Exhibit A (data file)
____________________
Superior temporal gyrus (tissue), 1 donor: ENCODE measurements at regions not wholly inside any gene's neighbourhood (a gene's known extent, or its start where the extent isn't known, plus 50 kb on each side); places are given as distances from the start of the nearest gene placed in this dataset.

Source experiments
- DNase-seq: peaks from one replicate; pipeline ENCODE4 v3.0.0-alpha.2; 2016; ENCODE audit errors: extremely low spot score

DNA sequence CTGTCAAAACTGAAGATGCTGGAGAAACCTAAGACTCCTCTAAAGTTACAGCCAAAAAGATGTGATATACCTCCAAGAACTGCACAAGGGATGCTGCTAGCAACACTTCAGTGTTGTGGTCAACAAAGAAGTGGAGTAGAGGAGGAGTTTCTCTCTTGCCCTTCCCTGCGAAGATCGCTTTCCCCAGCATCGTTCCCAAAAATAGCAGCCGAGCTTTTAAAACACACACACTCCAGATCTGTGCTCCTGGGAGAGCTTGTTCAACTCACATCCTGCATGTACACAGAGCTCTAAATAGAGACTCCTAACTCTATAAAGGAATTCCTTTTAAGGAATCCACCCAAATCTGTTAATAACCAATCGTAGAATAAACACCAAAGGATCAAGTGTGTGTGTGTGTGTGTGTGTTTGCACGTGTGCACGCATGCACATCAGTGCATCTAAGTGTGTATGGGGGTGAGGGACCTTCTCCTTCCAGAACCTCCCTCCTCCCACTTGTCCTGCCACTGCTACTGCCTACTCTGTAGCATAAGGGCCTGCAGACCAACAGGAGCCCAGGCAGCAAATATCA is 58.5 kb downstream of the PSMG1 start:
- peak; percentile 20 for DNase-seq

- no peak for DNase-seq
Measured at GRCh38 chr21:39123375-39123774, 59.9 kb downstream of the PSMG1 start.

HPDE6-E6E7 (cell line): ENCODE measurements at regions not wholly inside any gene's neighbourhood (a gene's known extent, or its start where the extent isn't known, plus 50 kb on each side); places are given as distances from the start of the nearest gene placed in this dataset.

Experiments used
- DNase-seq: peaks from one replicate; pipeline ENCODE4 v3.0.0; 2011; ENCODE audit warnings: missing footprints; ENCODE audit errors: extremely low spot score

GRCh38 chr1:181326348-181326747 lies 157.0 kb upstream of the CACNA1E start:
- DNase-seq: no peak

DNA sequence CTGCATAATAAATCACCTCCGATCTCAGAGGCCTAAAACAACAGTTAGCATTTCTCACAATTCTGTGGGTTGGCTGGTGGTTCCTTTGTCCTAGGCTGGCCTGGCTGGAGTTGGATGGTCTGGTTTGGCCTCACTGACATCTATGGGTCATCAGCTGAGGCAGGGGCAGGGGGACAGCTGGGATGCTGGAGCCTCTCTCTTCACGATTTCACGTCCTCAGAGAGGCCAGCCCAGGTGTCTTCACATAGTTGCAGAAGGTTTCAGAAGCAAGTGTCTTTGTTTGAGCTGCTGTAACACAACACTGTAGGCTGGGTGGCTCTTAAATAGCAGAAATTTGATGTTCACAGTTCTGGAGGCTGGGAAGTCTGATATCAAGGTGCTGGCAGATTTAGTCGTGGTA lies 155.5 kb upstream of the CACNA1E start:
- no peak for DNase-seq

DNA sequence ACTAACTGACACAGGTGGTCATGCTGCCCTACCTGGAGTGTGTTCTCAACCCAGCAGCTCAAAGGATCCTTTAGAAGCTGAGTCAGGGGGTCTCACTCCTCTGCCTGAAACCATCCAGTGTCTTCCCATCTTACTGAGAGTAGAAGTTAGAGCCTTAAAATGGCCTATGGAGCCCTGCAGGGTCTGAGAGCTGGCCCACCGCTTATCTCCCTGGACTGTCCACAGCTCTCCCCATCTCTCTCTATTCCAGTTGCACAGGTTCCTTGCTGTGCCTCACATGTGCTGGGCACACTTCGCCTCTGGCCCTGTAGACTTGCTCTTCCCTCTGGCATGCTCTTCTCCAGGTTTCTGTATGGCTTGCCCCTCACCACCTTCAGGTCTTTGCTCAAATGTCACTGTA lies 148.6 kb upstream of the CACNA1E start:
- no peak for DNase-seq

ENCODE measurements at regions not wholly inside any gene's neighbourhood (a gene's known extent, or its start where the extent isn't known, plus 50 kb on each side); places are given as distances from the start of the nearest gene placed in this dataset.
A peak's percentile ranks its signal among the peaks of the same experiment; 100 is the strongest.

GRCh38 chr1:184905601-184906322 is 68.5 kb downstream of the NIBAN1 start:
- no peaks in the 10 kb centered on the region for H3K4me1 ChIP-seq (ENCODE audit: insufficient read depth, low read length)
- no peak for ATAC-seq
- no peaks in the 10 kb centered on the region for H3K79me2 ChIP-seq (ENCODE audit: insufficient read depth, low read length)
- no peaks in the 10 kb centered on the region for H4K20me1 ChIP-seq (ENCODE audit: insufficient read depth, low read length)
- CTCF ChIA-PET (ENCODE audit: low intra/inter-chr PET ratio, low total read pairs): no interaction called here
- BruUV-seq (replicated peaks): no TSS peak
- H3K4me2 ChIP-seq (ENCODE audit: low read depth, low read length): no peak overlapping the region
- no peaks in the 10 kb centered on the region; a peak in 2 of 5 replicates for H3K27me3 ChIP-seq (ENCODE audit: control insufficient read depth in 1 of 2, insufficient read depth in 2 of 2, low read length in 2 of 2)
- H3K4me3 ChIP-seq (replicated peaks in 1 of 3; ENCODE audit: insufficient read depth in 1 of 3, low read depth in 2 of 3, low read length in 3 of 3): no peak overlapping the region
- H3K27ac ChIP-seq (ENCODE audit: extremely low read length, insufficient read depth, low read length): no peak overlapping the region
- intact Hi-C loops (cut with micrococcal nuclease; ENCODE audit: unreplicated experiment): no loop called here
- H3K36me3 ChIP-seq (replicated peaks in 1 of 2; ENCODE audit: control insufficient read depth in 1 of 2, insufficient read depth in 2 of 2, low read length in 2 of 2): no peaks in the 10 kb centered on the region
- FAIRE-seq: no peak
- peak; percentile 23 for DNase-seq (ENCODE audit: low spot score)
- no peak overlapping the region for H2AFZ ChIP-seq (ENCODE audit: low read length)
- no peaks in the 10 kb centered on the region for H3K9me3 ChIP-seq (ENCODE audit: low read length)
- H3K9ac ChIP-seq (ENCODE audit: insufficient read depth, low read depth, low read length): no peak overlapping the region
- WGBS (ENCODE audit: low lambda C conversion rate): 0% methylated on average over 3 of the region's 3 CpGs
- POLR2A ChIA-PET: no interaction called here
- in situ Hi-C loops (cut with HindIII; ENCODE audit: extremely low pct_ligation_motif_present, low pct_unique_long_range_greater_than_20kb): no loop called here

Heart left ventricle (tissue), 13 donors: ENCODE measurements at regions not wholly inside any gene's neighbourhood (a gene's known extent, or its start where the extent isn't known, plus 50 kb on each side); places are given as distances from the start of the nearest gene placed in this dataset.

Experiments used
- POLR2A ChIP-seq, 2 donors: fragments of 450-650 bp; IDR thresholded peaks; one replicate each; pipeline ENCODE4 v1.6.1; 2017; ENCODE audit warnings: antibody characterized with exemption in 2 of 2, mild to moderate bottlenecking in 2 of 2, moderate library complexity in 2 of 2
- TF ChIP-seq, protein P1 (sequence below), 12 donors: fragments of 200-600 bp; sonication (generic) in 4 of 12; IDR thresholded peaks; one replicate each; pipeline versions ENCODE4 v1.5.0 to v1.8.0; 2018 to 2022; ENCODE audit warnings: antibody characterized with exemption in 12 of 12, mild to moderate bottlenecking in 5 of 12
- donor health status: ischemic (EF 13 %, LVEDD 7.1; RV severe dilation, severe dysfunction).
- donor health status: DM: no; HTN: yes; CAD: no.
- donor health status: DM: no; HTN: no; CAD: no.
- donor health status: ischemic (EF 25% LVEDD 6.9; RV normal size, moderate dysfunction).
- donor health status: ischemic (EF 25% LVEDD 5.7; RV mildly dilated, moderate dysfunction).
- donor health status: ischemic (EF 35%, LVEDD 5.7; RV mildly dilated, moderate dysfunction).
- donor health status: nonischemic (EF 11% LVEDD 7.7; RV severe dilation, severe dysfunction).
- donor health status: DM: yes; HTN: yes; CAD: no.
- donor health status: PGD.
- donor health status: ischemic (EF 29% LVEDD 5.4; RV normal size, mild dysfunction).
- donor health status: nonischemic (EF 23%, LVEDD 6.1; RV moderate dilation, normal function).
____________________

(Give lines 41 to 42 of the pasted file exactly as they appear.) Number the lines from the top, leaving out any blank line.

Experiments used
- POLR2A ChIP-seq, 2 donors: fragments of 450-650 bp; IDR thresholded peaks; one replicate each; pipeline ENCODE4 v1.6.1; 2017; ENCODE audit warnings: antibody characterized with exemption in 2 of 2, mild to moderate bottlenecking in 2 of 2, moderate library complexity in 2 of 2